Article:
Run ‘n’ gun history, part 1: Gunstar Heroes (Megadrive) vs Contra III (SNES)

Cuphead has inspired me to reflect on my personal history with this wonderful genre. We’ll be covering heavyhitters like Contra, Gunstar Heroes, Metal Slug, as well as some more obscure entries. Introducing the classic sidescrolling run ‘n’ gun:

I grew up in the 32-bit era with only limited exposure to the 16- and 8-bit systems. As a result my first encounters with traditional run ‘n’ gun games were via the Wii’s Virtual Console. Here, I played two of the most iconic run ‘n’ guns ever made – Contra III and Gunstar Heroes. Let’s kick off this trip down memory lane with a by now classic debate, a mainstay of 16-bit console warring. Contra III vs Gunstar Heroes: which is better? Continue reading

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N64 Nostalgia: Rayman 2: The Great Escape

Rayman’s a bit of an underappreciated figure these days. Notwithstanding his acclaimed comebacks in Rayman Origins and Legends, he seems to have dropped off the map again now, with a dearth of new content starring the limbless hero.

I would like to take a bit of time to praise the Rayman series, particularly the entry I spent the most time with in my youth. (I should like to return again to the Rayman series to look at my favourite as an adult, but that will have to wait.) My first Rayman game was the first sequel, Rayman 2: The Great Escape for N64. Continue reading

Cuphead (Switch): We’re all mugs now

This is one I’ve been waiting for, for many years it turns out. Not specifically for Cuphead per se, but for a follow up to my beloved Gunstar Heroes. Continue reading

RIVE: Ultimate Edition (Switch) is a blast

The developer of this game, Two Tribes, are best known for their gently paced Toki Tori games about a chicken who can neither jump nor fly. RIVE is a world away by comparison. This is undoubtedly one of the more accomplished indie titles I’ve played. It feels tight and well put together in a way that few games do, including independently made ones. The campaign has been highly enjoyable in co-op mode, and I’ve found that competing for high scores solo is both heart poundingly tense and highly addictive. Continue reading

From Dark Souls (PS3) to Remastered (Switch)

Dark Souls is a gaming icon. The words “You Died” (and the collective audible response of “No Shit”) are carved into the collective consciousness that is gaming culture.

Its reputation proceeds it, and I was primed to enjoy Dark Souls. On the surface this series has “me” written all over it, with its reputation for sadism. Ultimately on my first playthrough I came away pretty disappointed. “I liked [Dark Souls] but didn’t love it” was my ultra-brief summary in my Hollow Knight recap. I returned to Dark Souls in the form of the Remastered edition for Switch on a whim. An intended quick blast on my brother’s Switch turned into a full-blown playthrough from start to end. Now with my expectations set to reasonable levels, I can say I enjoyed it more second go around. It’s a very good game, with some strong reservations.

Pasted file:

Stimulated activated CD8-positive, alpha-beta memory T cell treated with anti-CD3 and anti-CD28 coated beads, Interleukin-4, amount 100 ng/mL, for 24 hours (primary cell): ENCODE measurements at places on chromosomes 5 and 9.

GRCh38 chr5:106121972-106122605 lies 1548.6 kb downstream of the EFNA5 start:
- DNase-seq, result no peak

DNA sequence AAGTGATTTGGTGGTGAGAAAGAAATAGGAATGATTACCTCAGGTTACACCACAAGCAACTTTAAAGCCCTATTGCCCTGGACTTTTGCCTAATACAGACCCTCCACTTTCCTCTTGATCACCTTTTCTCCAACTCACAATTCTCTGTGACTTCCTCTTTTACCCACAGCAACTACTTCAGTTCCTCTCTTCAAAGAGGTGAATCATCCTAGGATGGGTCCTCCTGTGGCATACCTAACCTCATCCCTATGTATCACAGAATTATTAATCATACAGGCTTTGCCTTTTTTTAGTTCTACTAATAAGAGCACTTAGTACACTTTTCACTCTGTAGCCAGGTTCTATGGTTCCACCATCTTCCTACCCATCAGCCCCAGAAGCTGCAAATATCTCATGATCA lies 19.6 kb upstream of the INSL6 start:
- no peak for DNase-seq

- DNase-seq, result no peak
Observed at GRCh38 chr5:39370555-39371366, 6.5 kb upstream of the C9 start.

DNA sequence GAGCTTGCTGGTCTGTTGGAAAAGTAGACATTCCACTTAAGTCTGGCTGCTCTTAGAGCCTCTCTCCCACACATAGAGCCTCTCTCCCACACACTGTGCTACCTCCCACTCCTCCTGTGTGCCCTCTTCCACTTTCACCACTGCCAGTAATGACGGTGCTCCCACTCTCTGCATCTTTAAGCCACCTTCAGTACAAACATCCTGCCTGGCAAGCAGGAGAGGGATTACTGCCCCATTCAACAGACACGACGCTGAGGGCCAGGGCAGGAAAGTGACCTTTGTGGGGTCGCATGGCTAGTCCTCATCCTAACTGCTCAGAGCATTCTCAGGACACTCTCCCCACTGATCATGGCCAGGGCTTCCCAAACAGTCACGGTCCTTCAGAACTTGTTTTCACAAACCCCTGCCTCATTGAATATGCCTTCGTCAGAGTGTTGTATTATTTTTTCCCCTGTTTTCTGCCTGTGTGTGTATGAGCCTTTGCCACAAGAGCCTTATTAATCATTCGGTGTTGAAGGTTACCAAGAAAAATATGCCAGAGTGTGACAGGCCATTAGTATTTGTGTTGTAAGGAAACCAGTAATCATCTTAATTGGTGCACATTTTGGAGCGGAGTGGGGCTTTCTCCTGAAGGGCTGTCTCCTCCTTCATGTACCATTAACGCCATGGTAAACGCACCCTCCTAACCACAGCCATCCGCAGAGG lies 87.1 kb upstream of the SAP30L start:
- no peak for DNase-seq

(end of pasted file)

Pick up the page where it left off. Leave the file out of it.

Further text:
The second time through I came to appreciate the world of Dark Souls more. It’s dark and despairing, sure, but a lot of time and thought has clearly gone into it. Continue reading

Weird Video Wednesday: Don’t forget!

This week’s video will strike a chord with anyone who’s played Xenoblade Chronicles 2. That’s because this video brings in voice samples from an iconic regular enemy, the Scottish accented soldiers of Mor Ardain. If you’ve not had the pleasure of sampling this game, you may wonder what makes these soldiers so memorable. Well, there’s just something funny about these dime a dozen soldiers who order you not to forget them every few seconds everytime you encounter them. That plus the Scottish accent.

A lot of love went into this video, that’s for sure. It’s a great way to honour the Xenoblade series, with its now rich tradition of hilarious battle chatter. All three games have spawned stupid meme-worthy dialogue, from “now it’s Reyn time” (XBC) to “have a biscuit” (XBCX) to “you’re done” (XBC2). Keep up the fine work Monolithsoft, I say.

The worst named game of all time – Ys VIII: Lacrimosa of DANA (Switch)

When making a game, you want to make sure your game has every chance of succeeding. The videogame market is a competitive one, so you’d better ensure you’ve got the bases covered. And a not insignificant part of covering your bases is having a good name. Unfortunately I don’t think the publishers, NISA, got the memo. Ys VIII: Lacrimosa of DANA might be one of, if not the, worst named games of all time. Continue reading